Gag Order Placed On J6 Defendants

( — Federal Judges and the Department of Justice are punishing defendants for speaking about their experiences in Washington, DC, on January 6th, 2021. Judges also pass stricter sentences on those who won’t renounce their political beliefs. Criminal defense attorney Steven Metcalf describes the situation as “the most ridiculous, astounding chill on free speech that I’ve ever seen.”

Metcalf has discussed unconstitutional and punitive penalties imposed on defendants from January 6th. He describes the case of Peter Schwartz, who was sentenced to 14 years in prison for aiming pepper spray at police. Prosecutors were seeking 24 years. Judge Amit Mehta, appointed under the Obama administration, later sentenced Stewart Rhodes to 18 years – the longest sentence so far.

In punishing Mr. Rhodes, Judge Mehta censured him for his political views. “You recently said in an interview that the 2020 election was not only stolen but taken by unconstitutional means. You said you had to find a way to fix that. Nothing has changed,” the Judge said. Both Metcalf and fellow defense attorney Norm Pattis say Mehta added years to the sentences because the defendants would not backtrack on their beliefs, or they had spoken to the press.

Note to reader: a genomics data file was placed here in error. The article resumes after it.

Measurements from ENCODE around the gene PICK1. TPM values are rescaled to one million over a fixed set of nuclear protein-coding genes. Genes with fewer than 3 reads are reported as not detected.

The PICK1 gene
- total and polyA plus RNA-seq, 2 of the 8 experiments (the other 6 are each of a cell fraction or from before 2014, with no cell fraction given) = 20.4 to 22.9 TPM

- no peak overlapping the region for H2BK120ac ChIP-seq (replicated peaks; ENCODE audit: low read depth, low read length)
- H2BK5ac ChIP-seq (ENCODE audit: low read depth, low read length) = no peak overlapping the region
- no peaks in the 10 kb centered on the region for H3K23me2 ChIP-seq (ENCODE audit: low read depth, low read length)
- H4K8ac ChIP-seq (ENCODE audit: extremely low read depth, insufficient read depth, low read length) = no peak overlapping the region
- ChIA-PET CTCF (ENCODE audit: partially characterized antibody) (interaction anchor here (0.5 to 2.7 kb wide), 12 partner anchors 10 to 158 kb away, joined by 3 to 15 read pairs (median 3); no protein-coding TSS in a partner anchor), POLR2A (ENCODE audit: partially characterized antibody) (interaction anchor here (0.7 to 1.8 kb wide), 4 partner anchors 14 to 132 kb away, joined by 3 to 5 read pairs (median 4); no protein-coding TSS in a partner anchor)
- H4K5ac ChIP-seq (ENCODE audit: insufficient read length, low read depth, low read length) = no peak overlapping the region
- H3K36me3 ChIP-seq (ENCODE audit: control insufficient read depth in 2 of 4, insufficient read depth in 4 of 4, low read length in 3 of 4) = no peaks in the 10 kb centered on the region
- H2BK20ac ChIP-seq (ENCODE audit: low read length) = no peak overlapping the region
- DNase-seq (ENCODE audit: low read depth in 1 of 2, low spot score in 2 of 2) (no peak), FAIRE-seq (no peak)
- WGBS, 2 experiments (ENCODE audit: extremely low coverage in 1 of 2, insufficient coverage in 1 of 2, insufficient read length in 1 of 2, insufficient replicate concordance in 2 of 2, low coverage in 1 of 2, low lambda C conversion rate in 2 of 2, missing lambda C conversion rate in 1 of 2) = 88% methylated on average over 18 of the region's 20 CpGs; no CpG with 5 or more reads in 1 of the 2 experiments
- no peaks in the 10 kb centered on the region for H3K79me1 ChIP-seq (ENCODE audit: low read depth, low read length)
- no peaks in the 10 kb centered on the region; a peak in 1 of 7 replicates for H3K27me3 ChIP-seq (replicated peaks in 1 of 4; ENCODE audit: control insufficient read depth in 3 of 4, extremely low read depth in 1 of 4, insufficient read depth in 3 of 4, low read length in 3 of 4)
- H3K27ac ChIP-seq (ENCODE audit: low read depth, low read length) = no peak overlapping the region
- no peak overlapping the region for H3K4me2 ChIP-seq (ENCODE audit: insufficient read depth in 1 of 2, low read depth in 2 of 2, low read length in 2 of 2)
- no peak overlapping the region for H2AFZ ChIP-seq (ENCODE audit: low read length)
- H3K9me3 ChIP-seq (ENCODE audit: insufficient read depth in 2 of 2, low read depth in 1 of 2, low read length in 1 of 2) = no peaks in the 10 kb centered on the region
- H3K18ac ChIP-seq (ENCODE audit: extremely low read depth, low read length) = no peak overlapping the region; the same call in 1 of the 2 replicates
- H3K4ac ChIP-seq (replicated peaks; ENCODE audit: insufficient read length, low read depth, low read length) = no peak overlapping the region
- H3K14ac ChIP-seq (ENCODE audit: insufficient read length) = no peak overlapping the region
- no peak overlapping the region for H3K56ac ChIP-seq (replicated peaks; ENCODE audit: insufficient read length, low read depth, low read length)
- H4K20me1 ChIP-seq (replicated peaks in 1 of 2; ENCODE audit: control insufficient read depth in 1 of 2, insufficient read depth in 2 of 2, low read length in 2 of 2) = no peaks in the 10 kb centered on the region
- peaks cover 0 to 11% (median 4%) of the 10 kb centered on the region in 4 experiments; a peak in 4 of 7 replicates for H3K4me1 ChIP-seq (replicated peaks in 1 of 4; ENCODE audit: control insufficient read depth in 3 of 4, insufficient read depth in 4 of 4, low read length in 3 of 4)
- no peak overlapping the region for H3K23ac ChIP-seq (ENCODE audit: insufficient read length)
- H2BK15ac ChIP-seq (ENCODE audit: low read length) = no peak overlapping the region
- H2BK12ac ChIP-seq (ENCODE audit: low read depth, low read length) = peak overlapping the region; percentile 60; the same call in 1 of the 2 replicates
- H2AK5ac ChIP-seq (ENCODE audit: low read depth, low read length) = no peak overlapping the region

January 6th defendant Ryan Samsel has also spoken out and said he has been brutalized, beaten, and denied constitutional rights while held on remand in a New York prison. The prisoner has been communicating with the outside world and sending photos to the online publication The Gateway Pundit. Mr. Samsel said he has been kept in solitary confinement, hog-tied and beaten so badly that he has lost vision in one eye.

More than 1,000 people were charged with crimes related to the events of January 6th. Most face charges of entering or remaining on restricted federal property, while others are charged with assault or violence offenses. Hundreds were indicted on corruptly obstructing, influencing, or impeding an official proceeding, while 55 faced trial for conspiracy to obstruct a congressional proceeding.

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